# Saturday Quiz – January 24, 2015 – answers and discussion

Here are the answers with discussion for yesterday’s quiz. The information provided should help you understand the reasoning behind the answers. If you haven’t already done the Quiz from yesterday then have a go at it before you read the answers. I hope this helps you develop an understanding of Modern Monetary Theory (MMT) and its application to macroeconomic thinking. Comments as usual welcome, especially if I have made an error.

Question 1:

Assume a nation is running an external surplus equivalent to 2 per cent of GDP and the government manages to run a fiscal surplus equivalent to 1 per cent of GDP. The national income changes associated with these balances would ensure that the private domestic sector was running an overall deficit of 1 per cent of GDP.

This question requires an understanding of the sectoral balances that can be derived from the National Accounts. But it also requires some understanding of the behavioural relationships within and between these sectors which generate the outcomes that are captured in the National Accounts and summarised by the sectoral balances.

We know that from an accounting sense, if the external sector overall is in deficit, then it is impossible for both the private domestic sector and government sector to run surpluses. One of those two has to also be in deficit to satisfy the accounting rules.

The important point is to understand what behaviour and economic adjustments drive these outcomes.

So here is the accounting (again). The basic income-expenditure model in macroeconomics can be viewed in (at least) two ways: (a) from the perspective of the sources of spending; and (b) from the perspective of the uses of the income produced. Bringing these two perspectives (of the same thing) together generates the sectoral balances.

From the sources perspective we write:

GDP = C + I + G + (X – M)

which says that total national income (GDP) is the sum of total final consumption spending (C), total private investment (I), total government spending (G) and net exports (X – M).

From the uses perspective, national income (GDP) can be used for:

GDP = C + S + T

which says that GDP (income) ultimately comes back to households who consume (C), save (S) or pay taxes (T) with it once all the distributions are made.

Equating these two perspectives we get:

C + S + T = GDP = C + I + G + (X – M)

So after simplification (but obeying the equation) we get the sectoral balances view of the national accounts.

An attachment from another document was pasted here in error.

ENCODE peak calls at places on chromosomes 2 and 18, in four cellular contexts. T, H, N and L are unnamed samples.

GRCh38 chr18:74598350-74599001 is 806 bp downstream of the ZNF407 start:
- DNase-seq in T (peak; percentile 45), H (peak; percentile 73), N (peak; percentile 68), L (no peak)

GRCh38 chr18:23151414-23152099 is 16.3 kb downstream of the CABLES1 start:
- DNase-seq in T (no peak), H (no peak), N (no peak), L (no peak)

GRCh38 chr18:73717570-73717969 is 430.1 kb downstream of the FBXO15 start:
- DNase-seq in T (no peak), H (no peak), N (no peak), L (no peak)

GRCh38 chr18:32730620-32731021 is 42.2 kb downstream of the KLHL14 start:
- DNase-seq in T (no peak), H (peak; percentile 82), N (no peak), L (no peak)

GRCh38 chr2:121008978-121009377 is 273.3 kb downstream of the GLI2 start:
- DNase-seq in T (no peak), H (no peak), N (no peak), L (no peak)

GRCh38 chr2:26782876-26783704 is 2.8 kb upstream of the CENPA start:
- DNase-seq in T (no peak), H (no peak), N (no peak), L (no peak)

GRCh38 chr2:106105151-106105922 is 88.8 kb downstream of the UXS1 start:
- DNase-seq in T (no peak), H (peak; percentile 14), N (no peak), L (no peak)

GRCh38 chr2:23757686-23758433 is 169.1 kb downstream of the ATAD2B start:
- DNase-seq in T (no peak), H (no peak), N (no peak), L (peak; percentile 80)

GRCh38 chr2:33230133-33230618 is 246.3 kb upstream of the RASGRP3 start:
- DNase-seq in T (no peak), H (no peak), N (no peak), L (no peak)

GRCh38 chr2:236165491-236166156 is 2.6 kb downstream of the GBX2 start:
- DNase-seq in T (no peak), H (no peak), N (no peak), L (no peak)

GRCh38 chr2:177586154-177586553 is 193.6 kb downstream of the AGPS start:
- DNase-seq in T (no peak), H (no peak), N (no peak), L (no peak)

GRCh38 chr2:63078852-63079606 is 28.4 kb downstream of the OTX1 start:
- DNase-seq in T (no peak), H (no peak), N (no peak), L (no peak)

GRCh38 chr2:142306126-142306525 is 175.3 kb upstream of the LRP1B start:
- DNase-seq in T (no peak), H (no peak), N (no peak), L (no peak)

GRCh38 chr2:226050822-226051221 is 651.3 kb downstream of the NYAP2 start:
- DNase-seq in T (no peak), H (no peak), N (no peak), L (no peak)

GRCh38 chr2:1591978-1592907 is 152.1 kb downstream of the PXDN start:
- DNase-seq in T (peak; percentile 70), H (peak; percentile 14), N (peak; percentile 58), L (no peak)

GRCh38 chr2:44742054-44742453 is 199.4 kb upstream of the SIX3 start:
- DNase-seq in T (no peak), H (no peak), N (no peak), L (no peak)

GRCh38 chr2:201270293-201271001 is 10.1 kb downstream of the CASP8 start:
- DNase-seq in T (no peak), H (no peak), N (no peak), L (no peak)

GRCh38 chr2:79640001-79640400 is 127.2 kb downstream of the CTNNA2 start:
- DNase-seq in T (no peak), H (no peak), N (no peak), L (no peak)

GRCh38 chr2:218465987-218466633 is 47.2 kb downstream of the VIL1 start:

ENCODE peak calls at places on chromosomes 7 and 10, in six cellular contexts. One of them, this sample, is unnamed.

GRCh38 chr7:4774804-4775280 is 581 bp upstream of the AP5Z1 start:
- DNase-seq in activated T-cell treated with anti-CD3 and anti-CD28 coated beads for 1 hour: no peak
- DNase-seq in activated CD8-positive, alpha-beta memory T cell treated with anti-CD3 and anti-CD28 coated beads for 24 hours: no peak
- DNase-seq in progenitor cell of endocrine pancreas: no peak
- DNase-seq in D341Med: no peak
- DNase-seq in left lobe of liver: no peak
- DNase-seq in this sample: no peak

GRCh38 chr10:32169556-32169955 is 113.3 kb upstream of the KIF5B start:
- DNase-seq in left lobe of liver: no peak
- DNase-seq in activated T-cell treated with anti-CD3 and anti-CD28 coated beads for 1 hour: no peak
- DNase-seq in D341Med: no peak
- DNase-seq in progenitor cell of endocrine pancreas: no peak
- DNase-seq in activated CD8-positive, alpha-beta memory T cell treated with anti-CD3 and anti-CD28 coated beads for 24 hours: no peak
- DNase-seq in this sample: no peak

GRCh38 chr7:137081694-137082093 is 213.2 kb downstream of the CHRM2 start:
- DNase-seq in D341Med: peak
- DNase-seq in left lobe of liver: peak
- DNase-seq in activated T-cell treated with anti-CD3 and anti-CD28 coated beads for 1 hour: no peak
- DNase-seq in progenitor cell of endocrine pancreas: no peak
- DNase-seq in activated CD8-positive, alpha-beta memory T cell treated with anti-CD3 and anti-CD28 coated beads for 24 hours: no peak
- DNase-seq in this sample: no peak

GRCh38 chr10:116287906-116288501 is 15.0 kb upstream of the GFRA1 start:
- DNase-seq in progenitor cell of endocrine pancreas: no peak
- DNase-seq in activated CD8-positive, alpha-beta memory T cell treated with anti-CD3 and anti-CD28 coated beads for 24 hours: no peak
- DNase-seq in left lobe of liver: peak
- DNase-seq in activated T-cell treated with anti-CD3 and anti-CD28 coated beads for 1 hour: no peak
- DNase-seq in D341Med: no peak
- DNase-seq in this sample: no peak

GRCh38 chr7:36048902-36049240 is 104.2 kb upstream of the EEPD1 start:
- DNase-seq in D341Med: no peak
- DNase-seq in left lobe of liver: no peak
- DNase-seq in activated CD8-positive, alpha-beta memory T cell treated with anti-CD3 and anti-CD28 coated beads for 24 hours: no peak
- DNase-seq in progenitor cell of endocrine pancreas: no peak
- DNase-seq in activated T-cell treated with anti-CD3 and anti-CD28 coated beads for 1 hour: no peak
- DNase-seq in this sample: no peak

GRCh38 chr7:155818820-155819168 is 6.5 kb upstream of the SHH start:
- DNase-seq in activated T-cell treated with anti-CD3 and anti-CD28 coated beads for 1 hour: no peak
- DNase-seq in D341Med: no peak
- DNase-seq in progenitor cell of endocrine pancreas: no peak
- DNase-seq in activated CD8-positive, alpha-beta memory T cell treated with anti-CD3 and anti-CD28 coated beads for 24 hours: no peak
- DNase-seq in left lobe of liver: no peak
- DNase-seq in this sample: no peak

(I – S) + (G – T) + (X – M) = 0

That is the three balances have to sum to zero. The sectoral balances derived are:

• The private domestic balance (I – S) – positive if in deficit, negative if in surplus.
• The Budget Deficit (G – T) – negative if in surplus, positive if in deficit.
• The Current Account balance (X – M) – positive if in surplus, negative if in deficit.

These balances are usually expressed as a per cent of GDP but that doesn’t alter the accounting rules that they sum to zero, it just means the balance to GDP ratios sum to zero.

A simplification is to add (I – S) + (X – M) and call it the non-government sector. Then you get the basic result that the government balance equals exactly \$-for-\$ (absolutely or as a per cent of GDP) the non-government balance (the sum of the private domestic and external balances).

This is also a basic rule derived from the national accounts and has to apply at all times.

So what economic behaviour might lead to the outcome specified in the question?

The following graph shows three situations where the external sector is in surplus of 2 per cent of GDP (note I have written the fiscal balance as (T – G).

The data in Period 1 describes the situation outlined in the question. You will note that with the government fiscal balance in surplus (of 1 per cent of GDP) the private domestic balance is in surplus (1 per cent of GDP). The net injection to demand from the external sector (equivalent to 2 per cent of GDP) is sufficient to “fund” the private saving drain from expenditure without compromising economic growth. The growth in income would also allow the fiscal balance to be in surplus (via tax revenue).

In Period 2, the rise in private domestic saving drains extra aggregate demand and necessitates a more expansionary position from the government (relative to Period 1), which in this case manifests as a balanced public fiscal balance.

Period 3, relates to the data presented in the question – an external surplus of 2 per cent of GDP and private domestic saving equal to 3 per cent of GDP. Now the demand injection from the external sector is being more than offset by the demand drain from private domestic saving. The income adjustments that would occur in this economy would then push the fiscal balance into deficit of 1 per cent of GDP.